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• HI-Sen: Hahah! Suck it, Ed Case. Hawaii's veteran Democratic senators, Dan Inouye and the retiring Dan Akaka, were both seen at a recent DC fundraiser for Rep. Mazie Hirono. While neither of the Dans have formally endorsed Hirono, the fact that they're openly helping her raise money is a great sign. I'm also pleased to see that the AFL-CIO and AFSCME hosted the event. I'm really wondering if the conservaDem Case thinks he has a path to victory that doesn't involve bogus polls.
• NE-Sen: Interesting: The Nebraska Democratic Party is going up with a very early $200,000 ad buy on behalf of Sen. Ben Nelson. It's a pretty boring spot, though amusingly it features a collage of Scary Nancy Pelosi and Scary Emanuel Cleaver among the people whom Ben Nelson is Nothing Like. What's weird, though, is that the NEDP decided to release detailed data about how much they're spending, but the version up on YouTube appears to be taped off someone's TV with a camcorder. Whut?
• PA-Sen: Republican Party chair Rob Gleason is still trying to scare up a Senate candidate, and in addition to the usual veteran congressmen on his wishlist (Jim Gerlach and Charlie Dent) is a new name: freshman Rep. Pat Meehan. So what's everyone saying? The usual:
Gerlach "has no plans" to run for the Senate, a campaign consultant on his team told us.
And a spokeswoman for Meehan gave us the standard "he's focused on his district" reply.
Dent did not respond to our request for comment yesterday.
One Republican is moving closer to the race, though: teabaggish ex-state Rep. Sam Rohrer, but try parsing this statement: "My effort to get the pieces I need to have in order to do this, I am pursuing 100 percent." That's "up," I suppose, from being "50-50" back in April. Earlier this year, Rohrer became head of the Pennsylvania chapter of the David Koch front group Americans for Prosperity.
• WA-Sen: Freshman Republican state Sen. Michael Baumgartner, whose name only seemed to emerge as a possible candidate in the last couple of weeks, says he'll probably decide whether he'll challenge Sen. Maria Cantwell by October.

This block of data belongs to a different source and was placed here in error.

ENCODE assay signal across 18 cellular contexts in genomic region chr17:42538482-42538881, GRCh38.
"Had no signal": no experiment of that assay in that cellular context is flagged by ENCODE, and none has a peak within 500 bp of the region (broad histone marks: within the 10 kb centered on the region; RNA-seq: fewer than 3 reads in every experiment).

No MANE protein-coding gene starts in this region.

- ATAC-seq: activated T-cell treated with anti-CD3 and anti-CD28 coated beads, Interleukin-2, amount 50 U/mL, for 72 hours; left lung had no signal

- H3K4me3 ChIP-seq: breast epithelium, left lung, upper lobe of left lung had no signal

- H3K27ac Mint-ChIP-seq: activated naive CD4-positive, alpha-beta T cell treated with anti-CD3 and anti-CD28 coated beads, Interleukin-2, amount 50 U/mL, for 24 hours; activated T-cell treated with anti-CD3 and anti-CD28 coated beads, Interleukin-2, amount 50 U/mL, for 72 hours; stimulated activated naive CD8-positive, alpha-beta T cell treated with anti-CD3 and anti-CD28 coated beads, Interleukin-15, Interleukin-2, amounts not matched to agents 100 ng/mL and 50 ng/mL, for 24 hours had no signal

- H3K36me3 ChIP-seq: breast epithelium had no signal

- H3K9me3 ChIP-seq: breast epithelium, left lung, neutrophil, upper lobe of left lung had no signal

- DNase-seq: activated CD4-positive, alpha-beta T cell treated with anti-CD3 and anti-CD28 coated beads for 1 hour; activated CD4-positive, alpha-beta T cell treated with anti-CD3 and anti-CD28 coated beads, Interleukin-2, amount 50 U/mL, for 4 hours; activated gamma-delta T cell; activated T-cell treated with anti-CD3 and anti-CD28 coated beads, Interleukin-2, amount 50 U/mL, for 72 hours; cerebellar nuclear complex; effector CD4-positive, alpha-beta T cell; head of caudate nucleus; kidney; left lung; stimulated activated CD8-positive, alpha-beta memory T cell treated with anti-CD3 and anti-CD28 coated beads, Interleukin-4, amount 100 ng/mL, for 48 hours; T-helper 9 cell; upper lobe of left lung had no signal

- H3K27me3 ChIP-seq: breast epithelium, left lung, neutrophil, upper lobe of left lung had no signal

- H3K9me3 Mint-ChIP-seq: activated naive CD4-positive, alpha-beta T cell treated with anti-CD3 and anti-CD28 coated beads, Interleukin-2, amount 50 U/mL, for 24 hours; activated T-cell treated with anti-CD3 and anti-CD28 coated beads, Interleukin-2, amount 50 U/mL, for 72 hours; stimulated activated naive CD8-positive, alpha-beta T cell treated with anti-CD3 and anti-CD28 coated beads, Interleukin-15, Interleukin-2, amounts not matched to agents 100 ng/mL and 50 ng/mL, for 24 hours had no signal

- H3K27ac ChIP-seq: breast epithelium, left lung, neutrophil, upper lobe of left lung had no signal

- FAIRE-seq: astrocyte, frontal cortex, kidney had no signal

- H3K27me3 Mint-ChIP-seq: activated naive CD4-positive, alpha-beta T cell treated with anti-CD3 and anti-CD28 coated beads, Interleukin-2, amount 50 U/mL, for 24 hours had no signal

• LA-Gov, LA-AG: Filing close in Louisiana, and as expected, GOP Gov. Bobby Jindal drew pretty much bupkes in the way of opposition. Perhaps the most interesting news is Republican ex-Rep. Joe Cao's pulling the trigger on a challenge to AG Buddy Caldwell, a former Democrat who switched parties earlier this year. (Cao had been making plans at least as far back as April.) Meanwhile, potential redistricting victim Jeff Landry did not make the leap into the AG's race, even though Republican officials had suggested it as an escape hatch.
• MO-Gov: John Danforth will not be riding to the rescue. The 75-year-old former Republican senator (who hasn't held office since 1995) says he won't seek his party's gubernatorial nomination and in fact happily shoved Peter Kinder a couple more steps toward the plank, saying he's "all for" the embattled Lt. Gov. (Interesting side note: The guy everyone is worried will keel-haul Kinder was actually handily dispatched many years ago by Danforth: Jay Nixon was crushed by Danforth in the 1988 senate race, 68-32. Ouch!)
• ND-Gov: Democratic state Sen. Minority Leader Ryan Taylor said on Friday that he's considering a run for governor and is planning what sounds like the proverbial "listening tour." If Taylor gets in, he'd be the first Democrat to do so. Republican Gov. Jack Dalrymple (elevated from the LG spot after John Hoeven got elected to the Senate last year) still hasn't made up his mind, but said last week he'd decide this fall.
• CA-46: The Kinde Durkee story is pretty amazing, and if you haven't caught wind of it yet, this is as good a hook as any. Durkee served as treasurer to many, many major California campaigns and is now in jail on charges that she's stolen hundreds of thousands of dollars, perhaps much more. Adding to the pile, Dem Rep. Loretta Sanchez says that he campaign account has been "nearly wiped out" — even though she had some $379K in the bank as of June 30. Durkee's client list was quite stellar, and included Sen. Dianne Feinstein and Reps. Linda Sanchez, Bob Filner, Laura Richardson, and Susan Davis, among others. This won't be the last we hear of this story.